“He is one of only four players to have 3,000 hits, a .300 career average and 500 stolen bases. The others are Ty Cobb, Honus Wagner and Eddie Collins.”

Some argue “but he was a DH.” Others argue “AND he was a DH,” the difference being that a DH is not awarded the distraction of going to the field and forgetting about the previous inning’s K with the bases loaded. It takes a special mind to be a DH.

Harold Baines…he too served time as a DH, a border line Hall of Famer, a hitter with a front leg kick. I’m biased. He’s may all time favorite player; takes me back to my baseball formative years when it – baseball was everything, the only thing. It’s his birthday today….March 15th. Happy Birthday Harold!

In other news, Edwin Jackson pitched OK for the Nationals on Monday – three innings, three hits, two walks, two k’s, one earned run, It doesn’t look like he’ll crack their starting staff, but he could very well make it as a spot starter/long man. He says it’s not about the money. It’s about still having more in the tank. More in the tank…..more in the tank…..more in the tank…….my new every day mantra.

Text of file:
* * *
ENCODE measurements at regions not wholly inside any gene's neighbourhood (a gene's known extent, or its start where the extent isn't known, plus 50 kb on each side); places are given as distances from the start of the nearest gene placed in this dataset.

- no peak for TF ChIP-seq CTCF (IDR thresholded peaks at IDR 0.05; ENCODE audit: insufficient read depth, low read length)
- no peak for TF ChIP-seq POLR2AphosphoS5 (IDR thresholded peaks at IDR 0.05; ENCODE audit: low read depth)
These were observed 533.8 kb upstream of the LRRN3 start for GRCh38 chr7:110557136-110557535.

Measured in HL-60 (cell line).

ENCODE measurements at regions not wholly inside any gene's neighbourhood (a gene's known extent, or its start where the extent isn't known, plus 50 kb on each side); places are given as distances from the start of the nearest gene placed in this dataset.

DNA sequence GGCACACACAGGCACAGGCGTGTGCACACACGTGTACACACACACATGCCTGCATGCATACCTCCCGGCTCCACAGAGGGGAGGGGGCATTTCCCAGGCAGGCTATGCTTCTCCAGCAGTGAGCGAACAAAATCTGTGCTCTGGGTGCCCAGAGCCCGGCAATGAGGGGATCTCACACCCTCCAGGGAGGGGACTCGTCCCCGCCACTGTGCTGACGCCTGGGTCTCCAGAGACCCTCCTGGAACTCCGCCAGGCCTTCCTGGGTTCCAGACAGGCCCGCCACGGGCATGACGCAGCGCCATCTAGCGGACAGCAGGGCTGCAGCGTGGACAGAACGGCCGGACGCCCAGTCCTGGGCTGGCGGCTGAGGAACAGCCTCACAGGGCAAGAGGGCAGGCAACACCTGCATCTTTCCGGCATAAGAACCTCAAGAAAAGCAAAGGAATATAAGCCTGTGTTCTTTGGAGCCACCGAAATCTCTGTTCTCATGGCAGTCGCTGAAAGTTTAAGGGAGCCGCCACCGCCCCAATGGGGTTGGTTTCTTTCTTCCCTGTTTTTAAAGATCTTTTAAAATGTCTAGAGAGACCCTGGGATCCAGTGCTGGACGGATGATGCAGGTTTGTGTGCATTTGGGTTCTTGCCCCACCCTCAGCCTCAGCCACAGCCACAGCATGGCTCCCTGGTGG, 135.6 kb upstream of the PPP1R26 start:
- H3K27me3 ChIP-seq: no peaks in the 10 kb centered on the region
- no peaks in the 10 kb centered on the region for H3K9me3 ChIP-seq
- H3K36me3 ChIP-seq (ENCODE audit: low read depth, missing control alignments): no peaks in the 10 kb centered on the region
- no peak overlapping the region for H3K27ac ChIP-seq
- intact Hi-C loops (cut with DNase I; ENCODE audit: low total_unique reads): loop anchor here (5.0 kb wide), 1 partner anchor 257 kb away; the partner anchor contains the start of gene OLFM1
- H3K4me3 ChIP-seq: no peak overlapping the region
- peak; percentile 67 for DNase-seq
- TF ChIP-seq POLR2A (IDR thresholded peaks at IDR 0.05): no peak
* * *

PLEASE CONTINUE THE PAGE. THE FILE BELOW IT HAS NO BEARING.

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towards mount olympus

i don’t know why i liked harold baines.
he began his MLB career with the chicago white sox.
i lived in milwaukee and rooted for the brewers.
brewer fans and white sox fans sometimes brawled and yet,
I liked Harold.

the white sox games were on channel 32 WFLD.
i watched Harold’s name on the scoreboard at comiskey park.
it was broken up into syllables.
HAR…………OLD
a ball bounced above each syllable.
fans responded by singing,
HAR………OLD.

a friend of mine called Harold “fish face” and yet,